I don't do all of the hypermiler techniques, but since I started driving 60 mph on the Beltway and turning my car off at certain lights on my morning commute that I know are relatively long, I've increased my Saturn Vue's mpg from 22 to 25.5, which saves nearly 2 gallons every 300 miles. I'll take it.
Mar

Ellicott City, MD

#15 Jun 11, 2008
One more thing - you have to LOVE this comment:

Ed Kriston of AAA said that the automobile group encourages gentle driving to save gas but discourages aggressive types of hypermiling.

"Some of the things they do are very dangerous," he said. He pointed to drivers going below the speed limit on highways such as Interstate 795, where the limit is typically higher than those posted on most highways.

*** end of quote ***

Uh, Mr. Kriston, what about the maniacs going 75 or more? I'd rather be around someone going 5 miles below the speed limit than 10 or 15 miles above it!
David

Catonsville, MD

#16 Jun 11, 2008
A couple more tips. Buy your own coffee and dont drive to Starbucks, 7/11, Dunkin Donuts etc. Saves gas and money. Ride your bike. Walk.
Do not warm up your car. Get in and go. Do not idle. 10 seconds is the rule for most modern, fuel-injected cars.
Use the lowest weight oil in your car.
Patriot

Elizabethtown, PA

#17 Jun 11, 2008
Penny wise and pound foolish.
Unsafe at any speed.
JayT

Washington, DC

#18 Jun 11, 2008
Reducing speed is the best way to save gas. I'm not old and the 5 minutes longer it takes me to commute is not worth more than the 6mpg benefit from sticking to the speed limit.

I'm not sure a couple of tactics are worth the potential risks in the long run:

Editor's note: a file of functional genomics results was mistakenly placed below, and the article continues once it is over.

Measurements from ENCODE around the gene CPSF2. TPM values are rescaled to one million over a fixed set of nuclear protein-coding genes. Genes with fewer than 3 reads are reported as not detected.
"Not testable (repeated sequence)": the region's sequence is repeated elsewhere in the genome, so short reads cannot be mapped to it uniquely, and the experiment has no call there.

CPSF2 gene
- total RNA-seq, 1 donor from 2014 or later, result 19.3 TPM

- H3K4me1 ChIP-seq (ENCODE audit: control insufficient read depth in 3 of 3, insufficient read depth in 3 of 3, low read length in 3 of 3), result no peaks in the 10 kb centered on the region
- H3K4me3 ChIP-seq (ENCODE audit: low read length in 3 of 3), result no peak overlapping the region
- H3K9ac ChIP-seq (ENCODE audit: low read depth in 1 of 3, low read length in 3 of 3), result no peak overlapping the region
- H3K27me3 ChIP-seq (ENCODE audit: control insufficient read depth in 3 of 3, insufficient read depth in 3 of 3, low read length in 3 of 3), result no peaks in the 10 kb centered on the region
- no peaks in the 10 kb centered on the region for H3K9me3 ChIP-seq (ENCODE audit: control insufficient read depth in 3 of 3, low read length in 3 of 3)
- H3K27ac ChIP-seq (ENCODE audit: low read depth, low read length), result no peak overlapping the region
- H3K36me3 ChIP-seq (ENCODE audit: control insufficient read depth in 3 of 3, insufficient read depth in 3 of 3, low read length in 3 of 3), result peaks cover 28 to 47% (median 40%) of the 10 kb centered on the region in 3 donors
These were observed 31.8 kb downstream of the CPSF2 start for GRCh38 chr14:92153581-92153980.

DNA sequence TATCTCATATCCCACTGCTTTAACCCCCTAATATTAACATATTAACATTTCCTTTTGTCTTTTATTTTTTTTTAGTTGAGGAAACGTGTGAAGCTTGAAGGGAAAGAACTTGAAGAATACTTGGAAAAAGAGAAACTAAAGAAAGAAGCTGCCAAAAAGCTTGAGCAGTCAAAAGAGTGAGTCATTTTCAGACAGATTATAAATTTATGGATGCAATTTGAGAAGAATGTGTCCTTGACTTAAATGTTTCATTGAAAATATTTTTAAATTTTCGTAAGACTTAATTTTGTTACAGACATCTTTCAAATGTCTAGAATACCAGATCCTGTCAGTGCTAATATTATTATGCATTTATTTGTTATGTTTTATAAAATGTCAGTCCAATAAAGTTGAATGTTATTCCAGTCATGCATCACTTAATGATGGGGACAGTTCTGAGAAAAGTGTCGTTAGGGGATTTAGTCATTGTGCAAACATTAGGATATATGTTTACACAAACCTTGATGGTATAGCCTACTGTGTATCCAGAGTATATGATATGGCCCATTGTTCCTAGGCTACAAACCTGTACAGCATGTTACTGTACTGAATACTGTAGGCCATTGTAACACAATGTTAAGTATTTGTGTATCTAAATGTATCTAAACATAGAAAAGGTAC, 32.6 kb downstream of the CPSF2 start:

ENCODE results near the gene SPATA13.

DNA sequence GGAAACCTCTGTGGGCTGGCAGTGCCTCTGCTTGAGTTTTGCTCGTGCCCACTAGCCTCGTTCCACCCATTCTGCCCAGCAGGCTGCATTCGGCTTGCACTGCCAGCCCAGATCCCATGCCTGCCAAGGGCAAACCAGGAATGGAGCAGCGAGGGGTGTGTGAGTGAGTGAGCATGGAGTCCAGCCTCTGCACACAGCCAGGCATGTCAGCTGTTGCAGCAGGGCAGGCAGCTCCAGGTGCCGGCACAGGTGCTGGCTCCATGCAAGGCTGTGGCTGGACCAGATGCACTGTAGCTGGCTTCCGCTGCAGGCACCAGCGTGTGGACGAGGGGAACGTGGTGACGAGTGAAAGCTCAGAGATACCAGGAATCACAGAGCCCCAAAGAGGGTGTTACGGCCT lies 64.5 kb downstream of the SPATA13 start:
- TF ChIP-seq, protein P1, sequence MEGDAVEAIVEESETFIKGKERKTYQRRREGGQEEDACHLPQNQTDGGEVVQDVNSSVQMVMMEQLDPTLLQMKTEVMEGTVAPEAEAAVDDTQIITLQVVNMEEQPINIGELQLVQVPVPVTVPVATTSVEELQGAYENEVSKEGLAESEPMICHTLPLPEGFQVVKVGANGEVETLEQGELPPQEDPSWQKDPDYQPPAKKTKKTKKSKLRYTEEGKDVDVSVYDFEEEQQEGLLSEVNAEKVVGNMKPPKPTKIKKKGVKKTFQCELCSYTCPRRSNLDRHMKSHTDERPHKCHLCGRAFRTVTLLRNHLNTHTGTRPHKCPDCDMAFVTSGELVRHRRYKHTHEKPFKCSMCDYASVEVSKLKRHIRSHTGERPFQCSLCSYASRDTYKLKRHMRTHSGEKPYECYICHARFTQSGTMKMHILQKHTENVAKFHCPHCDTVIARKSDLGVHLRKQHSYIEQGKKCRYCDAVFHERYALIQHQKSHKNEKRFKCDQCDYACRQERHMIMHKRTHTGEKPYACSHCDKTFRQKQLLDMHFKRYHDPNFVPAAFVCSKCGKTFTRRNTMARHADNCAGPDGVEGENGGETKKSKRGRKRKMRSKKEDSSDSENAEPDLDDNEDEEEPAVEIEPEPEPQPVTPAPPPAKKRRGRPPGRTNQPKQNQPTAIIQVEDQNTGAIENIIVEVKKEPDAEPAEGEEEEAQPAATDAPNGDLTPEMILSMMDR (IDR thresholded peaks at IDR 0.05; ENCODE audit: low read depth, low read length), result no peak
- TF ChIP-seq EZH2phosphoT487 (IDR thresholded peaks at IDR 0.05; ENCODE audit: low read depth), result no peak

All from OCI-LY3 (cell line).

Wouldn't shifting into neutral cause more wear & tear on your transmission? Potential early repair bills for that would offset some (or all) of the fuel savings there.

And even though it's not endorsed, drafting big rigs to save MPG is offset by the increased risk of being pelted with rocks kicked up by those big tires...and if there's anything in the roadway you won't have time to see & avoid hitting it behind the trailer. Tailgating is NEVER worth the risk.
David

Catonsville, MD

#19 Jun 11, 2008
Shifting to neutral does not cause more wear and tear on your vehicle, be it a manual or automatic.
Tailgating is not a great idea.
Os Fan

Manassas, VA

#20 Jun 11, 2008
Junk. Pure junk. Save $100 per year by spending many, many more hours commuting? No thanks. I'd rather put my time to good use instead of putting around the roads and clogging them up for everyone else. Efforts should be spent to find REAL ways to make cars more fuel effecient or even fuel independent.
Robin

Washington, DC

#21 Jun 11, 2008
HRC, no offense taken. I was looking for a method to save fuel on my own without drastically changing my life-style. The added benefits are substantial and the difference in commute time is negligible. This works. Period.
Alexander

United States

#23 Jun 11, 2008
One terrific way for Baltimore to reduce unnecessary idling would be to eliminate dozens or hundreds of "unnecessary" or "redundant" traffic lights, or at least set them to four-way flashers during off-peak hours. Unfortunately, this city can spend $10 million on a program that was supposed to help synchronize the city's traffic lights for better traffic flow, only to see no discernible effect for it.